DailyDispatchOnline

Bringing You the Daily Dispatch

The author of the upcoming Jodie Comer film explores motherhood in a post-apocalyptic London, where a woman's water breaking causes a flood.
Culture Environment World News

The author of the upcoming Jodie Comer film explores motherhood in a post-apocalyptic London, where a woman’s water breaking causes a flood.

A

In the near future, at an undisclosed time, a woman goes into labor. As she experiences contractions, her residence in London is submerged in water. As she delivers her baby, it becomes evident that a catastrophic climate event of biblical proportions has begun. The city is flooded with water, and the woman takes her first post-birth bathroom break in a post-apocalyptic world before escaping to higher ground with her newborn in a car seat.

The tale of a new survival movie featuring British actress Jodie Comer begins. “The End We Start From” will be available in theaters across the UK and Ireland this Friday and boasts a talented cast including Benedict Cumberbatch, Joel Fry, Gina McKee, Nina Sosanya, and Mark Strong, alongside Comer.

Author Megan Hunter, who penned the remarkable 2017 novel, which served as her first, and upon which the film is centered, found the plot to be evident. “I have always possessed an apocalyptic imagination – I can recall even as a child dreaming about the ocean engulfing the planet,” she recalls.

At the age of 39, this individual, who had already given birth to two children in her 20s, began writing poetry and short stories about the experience of motherhood during her free time. One idea that emerged was a story about a woman giving birth in a futuristic world, where she must confront the reality of a climate crisis.

The timing of the film’s release coincides with dire warnings from scientists that warmer sea temperatures are fuelling freak weather events around the world. A study, published last week, found the world’s oceans absorbed record levels of heat in 2023.

Hunter began writing the book nearly nine years ago, cognizant of the fact that ocean levels were increasing. She explains, “I crafted a story about a future plagued by dystopia.” However, she acknowledges that the book has now taken on a more immediate and pertinent tone, unfortunately reflecting current events.

She intentionally connected the concept of a worldwide climate disaster with the personal and emotional journey of motherhood and the monumental impact of giving birth. “I purposely fused them into one event,” she explains. “So when her water breaks, the flood also arrives at the same time.” From then on, “the entire film is drenched and saturated with water.”

She aspires for the book and movie to add to the dialogue surrounding the climate crisis by showcasing stunning visuals of Comer’s character navigating through a submerged London, a tumultuous ocean, and harsh wilderness with her child. The goal is for the work to evoke emotion, captivate with its beauty, and inspire action.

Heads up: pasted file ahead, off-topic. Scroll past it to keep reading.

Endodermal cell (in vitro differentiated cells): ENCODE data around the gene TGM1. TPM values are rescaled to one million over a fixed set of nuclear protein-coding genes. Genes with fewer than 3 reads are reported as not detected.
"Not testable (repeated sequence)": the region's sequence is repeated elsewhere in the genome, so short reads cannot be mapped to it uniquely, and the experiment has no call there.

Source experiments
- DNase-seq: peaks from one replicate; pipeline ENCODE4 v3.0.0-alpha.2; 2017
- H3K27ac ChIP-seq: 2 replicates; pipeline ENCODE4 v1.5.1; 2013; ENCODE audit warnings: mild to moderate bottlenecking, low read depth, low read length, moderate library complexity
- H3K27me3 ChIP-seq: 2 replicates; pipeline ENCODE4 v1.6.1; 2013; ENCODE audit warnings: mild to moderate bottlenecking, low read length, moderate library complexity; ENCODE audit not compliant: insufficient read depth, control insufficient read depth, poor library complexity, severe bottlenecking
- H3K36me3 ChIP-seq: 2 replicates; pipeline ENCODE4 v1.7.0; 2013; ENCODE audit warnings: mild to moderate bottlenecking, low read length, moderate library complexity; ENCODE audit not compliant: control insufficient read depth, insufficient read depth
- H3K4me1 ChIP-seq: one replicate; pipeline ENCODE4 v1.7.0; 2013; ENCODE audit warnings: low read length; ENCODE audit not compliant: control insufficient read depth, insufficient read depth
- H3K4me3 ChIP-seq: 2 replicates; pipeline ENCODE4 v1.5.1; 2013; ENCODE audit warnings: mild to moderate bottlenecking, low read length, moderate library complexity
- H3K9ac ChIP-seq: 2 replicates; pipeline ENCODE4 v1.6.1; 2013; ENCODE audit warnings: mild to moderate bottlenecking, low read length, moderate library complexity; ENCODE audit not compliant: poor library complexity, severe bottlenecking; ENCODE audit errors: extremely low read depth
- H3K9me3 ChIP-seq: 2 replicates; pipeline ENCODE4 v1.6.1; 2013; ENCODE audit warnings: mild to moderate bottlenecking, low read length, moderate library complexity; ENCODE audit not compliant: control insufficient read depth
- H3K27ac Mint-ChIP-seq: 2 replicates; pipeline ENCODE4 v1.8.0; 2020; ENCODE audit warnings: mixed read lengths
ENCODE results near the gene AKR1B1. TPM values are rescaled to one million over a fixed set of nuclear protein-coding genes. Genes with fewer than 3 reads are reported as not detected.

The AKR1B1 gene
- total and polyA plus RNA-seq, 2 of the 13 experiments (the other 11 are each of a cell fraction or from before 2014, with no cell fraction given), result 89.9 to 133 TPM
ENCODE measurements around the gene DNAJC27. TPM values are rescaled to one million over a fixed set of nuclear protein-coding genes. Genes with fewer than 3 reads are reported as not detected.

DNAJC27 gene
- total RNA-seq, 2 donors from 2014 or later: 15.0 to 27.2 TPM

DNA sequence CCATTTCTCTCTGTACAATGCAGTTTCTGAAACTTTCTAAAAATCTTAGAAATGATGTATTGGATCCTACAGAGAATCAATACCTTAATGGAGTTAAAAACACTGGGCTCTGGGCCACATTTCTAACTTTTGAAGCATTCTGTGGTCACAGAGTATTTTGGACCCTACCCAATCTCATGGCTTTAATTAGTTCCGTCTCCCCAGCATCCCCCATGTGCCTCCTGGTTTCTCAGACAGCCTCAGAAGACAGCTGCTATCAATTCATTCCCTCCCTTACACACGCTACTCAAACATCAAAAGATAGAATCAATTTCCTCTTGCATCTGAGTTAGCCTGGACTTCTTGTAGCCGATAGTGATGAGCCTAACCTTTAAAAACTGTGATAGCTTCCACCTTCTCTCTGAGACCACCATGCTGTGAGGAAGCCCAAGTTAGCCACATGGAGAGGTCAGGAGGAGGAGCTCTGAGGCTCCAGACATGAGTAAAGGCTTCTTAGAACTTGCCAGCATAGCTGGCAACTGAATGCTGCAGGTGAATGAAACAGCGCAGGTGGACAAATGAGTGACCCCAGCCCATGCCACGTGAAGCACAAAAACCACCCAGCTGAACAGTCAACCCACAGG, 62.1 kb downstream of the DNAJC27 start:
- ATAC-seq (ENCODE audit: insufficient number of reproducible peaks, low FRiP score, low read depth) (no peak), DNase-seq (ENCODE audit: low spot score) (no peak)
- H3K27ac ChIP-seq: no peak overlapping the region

A still from The End We Start from, featuring a submerged London bus, with a dinghy full of people passing it, level with the top deck.

The main theme of both the book and the film is the idea that our world is incredibly stunning, but unfortunately we are causing harm to it,” she explains. “It also explores the significance of the human connection to nature and how vital it is to our existence.”

Hunter’s preferred part in the movie involves Comer’s character, who purposely remains unnamed, slowly entering the ocean while nude and letting out a scream. This serves as a cathartic moment for her, releasing pent-up emotions that have been suppressed. The scene also symbolizes her return to the water, the location of her past trauma and loss, as her home is flooded.

However, there are also moments of lightheartedness where, similar to any new parent dealing with lack of sleep, colic, or a poonami, she must decide whether to laugh or cry over her circumstances – and she typically chooses laughter (or a mischievous cigarette).

The goal is for viewers to face the severity of the climate crisis in a more intimate and profound manner than what is typically portrayed in survival films.

The character of Comer is often uncertain and afraid, as she witnesses the senseless loss of loved ones in a chaotic world. There is no clear hero’s journey, but despite this, she manages to survive and care for her child.

One of the most original and powerful aspects of the film, which was “a very female-led” project directed by Mahalia Belo and adapted by Alice Birch (of Succession and Normal People fame), is the way it brings to life a key relationship in the book. And that is the bond that forms between Comer and another new mother, played by Katherine Waterston.

A middle-aged woman with long fair hair in a white shirt and black jacket